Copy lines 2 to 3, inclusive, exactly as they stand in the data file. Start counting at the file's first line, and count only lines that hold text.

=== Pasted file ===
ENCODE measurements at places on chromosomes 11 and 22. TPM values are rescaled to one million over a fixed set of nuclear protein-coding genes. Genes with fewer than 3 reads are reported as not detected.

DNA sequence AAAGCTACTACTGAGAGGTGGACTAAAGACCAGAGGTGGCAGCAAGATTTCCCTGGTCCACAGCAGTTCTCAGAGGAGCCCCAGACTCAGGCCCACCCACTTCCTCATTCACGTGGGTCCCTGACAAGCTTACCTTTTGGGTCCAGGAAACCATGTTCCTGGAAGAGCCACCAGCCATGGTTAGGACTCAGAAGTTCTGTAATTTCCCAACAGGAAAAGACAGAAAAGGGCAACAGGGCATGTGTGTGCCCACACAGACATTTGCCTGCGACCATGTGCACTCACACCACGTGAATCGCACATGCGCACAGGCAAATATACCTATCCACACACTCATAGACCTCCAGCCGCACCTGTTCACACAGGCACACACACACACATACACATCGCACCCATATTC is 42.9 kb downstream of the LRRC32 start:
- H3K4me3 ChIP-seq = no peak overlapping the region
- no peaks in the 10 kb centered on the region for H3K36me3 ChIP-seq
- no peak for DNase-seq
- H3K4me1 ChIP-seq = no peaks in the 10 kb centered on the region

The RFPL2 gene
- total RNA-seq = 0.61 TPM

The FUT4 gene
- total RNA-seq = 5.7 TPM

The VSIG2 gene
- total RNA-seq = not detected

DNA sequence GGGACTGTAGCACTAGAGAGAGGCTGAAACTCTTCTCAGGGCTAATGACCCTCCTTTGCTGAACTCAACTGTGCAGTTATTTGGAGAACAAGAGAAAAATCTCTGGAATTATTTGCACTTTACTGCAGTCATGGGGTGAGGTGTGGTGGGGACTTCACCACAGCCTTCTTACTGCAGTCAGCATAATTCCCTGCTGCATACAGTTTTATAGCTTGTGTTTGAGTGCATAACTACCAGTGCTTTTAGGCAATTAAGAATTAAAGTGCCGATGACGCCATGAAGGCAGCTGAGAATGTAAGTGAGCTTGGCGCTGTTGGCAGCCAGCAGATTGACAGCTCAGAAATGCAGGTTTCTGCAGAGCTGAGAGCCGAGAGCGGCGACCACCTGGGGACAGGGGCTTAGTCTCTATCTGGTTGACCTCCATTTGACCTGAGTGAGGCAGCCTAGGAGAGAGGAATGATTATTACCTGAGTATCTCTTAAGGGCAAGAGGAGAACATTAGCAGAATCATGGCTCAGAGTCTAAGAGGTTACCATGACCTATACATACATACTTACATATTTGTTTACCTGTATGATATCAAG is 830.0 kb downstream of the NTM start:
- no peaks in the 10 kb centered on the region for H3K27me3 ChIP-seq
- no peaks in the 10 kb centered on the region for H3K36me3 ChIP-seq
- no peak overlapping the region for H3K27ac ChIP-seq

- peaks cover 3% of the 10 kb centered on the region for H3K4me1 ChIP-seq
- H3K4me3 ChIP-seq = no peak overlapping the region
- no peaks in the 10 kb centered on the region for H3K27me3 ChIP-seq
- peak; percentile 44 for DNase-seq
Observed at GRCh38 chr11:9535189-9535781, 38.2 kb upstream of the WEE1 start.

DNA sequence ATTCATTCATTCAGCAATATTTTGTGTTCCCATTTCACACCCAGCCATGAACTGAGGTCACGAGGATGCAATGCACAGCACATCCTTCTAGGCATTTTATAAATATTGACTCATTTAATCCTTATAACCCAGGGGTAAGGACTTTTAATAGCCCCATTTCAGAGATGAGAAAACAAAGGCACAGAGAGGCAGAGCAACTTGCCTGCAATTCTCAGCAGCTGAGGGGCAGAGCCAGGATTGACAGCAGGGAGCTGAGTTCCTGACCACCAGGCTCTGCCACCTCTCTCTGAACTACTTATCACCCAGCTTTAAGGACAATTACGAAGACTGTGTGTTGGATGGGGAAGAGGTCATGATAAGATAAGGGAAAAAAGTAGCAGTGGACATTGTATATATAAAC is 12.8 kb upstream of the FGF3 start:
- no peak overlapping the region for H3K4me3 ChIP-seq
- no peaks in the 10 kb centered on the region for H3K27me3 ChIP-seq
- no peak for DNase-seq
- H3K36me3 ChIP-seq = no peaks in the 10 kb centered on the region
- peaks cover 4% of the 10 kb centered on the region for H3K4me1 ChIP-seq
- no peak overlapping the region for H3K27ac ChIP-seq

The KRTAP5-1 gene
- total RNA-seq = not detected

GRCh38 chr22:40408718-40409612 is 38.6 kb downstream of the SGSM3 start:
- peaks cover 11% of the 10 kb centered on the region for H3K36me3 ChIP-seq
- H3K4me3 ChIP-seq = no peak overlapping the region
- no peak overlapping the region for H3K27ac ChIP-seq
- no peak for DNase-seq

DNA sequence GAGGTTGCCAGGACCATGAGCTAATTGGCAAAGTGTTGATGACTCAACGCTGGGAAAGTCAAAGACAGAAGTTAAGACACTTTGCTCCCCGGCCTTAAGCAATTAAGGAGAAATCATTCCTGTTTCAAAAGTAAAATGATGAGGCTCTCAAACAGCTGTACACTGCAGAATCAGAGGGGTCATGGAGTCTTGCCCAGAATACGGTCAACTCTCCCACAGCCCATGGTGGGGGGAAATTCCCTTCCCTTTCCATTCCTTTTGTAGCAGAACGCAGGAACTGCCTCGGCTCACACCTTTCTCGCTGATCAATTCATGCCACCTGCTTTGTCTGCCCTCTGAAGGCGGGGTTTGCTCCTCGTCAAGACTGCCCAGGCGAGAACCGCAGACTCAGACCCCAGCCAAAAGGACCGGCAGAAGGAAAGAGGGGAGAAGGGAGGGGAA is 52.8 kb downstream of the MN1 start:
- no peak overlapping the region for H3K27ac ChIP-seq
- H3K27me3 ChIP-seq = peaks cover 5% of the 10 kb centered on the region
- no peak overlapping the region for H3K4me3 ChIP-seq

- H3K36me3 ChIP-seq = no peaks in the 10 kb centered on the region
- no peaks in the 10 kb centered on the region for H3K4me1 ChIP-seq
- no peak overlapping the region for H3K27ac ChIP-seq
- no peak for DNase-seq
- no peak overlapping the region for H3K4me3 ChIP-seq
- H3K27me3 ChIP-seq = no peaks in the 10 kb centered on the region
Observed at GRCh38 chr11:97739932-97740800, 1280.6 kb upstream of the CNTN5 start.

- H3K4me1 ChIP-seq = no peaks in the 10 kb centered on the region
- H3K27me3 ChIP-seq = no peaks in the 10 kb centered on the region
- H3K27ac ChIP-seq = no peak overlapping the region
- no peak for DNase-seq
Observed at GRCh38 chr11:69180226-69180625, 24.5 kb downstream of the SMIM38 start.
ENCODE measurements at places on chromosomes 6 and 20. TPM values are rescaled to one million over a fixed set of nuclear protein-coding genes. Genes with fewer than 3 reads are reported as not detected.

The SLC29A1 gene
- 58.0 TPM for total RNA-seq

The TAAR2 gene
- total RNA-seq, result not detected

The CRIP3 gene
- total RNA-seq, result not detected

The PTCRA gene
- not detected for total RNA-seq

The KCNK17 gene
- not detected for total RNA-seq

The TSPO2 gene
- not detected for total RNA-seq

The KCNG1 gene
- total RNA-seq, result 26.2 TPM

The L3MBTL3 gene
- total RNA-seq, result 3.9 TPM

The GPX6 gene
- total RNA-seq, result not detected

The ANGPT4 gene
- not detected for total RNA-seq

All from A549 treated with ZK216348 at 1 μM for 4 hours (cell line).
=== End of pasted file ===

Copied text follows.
DNA sequence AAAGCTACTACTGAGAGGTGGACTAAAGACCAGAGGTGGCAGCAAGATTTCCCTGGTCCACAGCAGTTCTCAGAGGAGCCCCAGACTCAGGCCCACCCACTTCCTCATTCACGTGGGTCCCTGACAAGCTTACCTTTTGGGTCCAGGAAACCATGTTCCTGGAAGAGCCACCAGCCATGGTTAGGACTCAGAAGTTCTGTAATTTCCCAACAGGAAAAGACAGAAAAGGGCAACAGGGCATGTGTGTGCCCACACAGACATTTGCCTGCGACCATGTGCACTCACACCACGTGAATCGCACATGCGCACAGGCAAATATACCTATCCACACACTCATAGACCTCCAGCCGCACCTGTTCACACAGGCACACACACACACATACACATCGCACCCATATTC is 42.9 kb downstream of the LRRC32 start:
- H3K4me3 ChIP-seq = no peak overlapping the region